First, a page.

The son of a musician, Scott became a saxophonist in his teens. Eventually, as the owner of the UK's most famous jazz club, his name was virtually synonymous with jazz in the country. Working on the Atlantic oceanliners in the late 1940s, Scott got to hear modern jazz being played by the likes of Charlie Parker, Dizzy Gillespie and Miles Davis at first hand.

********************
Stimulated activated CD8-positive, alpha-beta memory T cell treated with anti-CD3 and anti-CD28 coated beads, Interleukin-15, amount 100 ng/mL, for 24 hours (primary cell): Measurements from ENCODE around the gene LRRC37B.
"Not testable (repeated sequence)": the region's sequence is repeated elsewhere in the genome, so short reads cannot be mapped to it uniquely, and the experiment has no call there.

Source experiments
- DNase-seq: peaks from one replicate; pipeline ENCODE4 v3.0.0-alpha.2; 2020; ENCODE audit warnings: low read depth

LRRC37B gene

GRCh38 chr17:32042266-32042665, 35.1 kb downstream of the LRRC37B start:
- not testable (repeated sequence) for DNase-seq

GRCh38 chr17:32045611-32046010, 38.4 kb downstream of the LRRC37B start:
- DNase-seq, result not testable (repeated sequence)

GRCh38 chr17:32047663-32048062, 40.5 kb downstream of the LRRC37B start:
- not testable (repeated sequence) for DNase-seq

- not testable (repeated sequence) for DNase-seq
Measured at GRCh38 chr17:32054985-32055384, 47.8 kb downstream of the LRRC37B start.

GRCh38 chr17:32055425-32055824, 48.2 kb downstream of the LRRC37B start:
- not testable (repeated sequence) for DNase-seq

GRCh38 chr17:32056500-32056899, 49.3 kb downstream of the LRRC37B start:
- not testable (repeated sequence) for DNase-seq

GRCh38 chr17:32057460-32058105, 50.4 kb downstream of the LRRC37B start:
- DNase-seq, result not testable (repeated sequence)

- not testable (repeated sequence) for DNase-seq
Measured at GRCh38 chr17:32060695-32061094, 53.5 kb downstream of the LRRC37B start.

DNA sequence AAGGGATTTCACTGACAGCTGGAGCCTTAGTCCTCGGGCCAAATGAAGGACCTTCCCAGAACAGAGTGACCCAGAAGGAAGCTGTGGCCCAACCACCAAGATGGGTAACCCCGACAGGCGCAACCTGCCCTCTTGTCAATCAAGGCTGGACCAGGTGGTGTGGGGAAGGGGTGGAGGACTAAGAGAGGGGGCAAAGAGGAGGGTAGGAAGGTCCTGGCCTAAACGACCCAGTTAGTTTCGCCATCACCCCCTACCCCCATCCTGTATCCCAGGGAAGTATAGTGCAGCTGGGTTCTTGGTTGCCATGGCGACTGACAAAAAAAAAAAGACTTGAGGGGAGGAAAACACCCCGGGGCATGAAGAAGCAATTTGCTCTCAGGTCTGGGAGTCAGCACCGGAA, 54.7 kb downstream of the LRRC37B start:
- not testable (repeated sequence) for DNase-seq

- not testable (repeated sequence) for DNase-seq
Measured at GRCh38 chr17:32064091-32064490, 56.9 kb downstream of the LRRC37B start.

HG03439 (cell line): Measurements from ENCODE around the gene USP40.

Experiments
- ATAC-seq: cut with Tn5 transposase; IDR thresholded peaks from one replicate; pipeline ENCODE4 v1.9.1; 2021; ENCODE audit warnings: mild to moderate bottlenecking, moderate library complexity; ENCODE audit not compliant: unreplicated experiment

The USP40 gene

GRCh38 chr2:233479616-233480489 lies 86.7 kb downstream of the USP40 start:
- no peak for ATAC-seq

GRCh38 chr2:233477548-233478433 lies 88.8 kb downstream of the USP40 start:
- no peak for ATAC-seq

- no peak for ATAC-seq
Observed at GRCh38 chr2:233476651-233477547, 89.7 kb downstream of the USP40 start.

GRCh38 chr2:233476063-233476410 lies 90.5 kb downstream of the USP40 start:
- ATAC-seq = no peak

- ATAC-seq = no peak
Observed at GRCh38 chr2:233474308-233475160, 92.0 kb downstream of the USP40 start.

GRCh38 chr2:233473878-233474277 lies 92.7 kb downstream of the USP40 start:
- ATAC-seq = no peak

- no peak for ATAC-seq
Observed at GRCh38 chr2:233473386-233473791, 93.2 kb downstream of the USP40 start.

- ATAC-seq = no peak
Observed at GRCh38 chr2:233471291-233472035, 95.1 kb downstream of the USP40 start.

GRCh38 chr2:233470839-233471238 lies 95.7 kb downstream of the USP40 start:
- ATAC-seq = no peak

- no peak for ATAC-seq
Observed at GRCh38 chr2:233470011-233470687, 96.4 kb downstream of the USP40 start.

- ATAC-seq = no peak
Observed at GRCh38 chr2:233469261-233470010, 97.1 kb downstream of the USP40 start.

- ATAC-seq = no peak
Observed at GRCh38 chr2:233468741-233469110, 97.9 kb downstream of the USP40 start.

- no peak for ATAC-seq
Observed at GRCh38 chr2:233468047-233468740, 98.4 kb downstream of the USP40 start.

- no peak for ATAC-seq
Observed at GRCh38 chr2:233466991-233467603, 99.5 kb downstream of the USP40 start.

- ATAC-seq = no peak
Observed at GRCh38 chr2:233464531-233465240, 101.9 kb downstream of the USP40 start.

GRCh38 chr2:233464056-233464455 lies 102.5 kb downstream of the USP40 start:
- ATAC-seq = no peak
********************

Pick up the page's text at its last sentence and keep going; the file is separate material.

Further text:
He returned to London convinced that he would play this same kind of jazz in Britain, even if there was not yet a public ready to hear it. He played and recorded in the modern style with like-minded musicians in London's Club Eleven, and after stints with various other bands, formed his own nine-piece group in 1953, with a line-up that included the critic and writer Benny Green on baritone sax.
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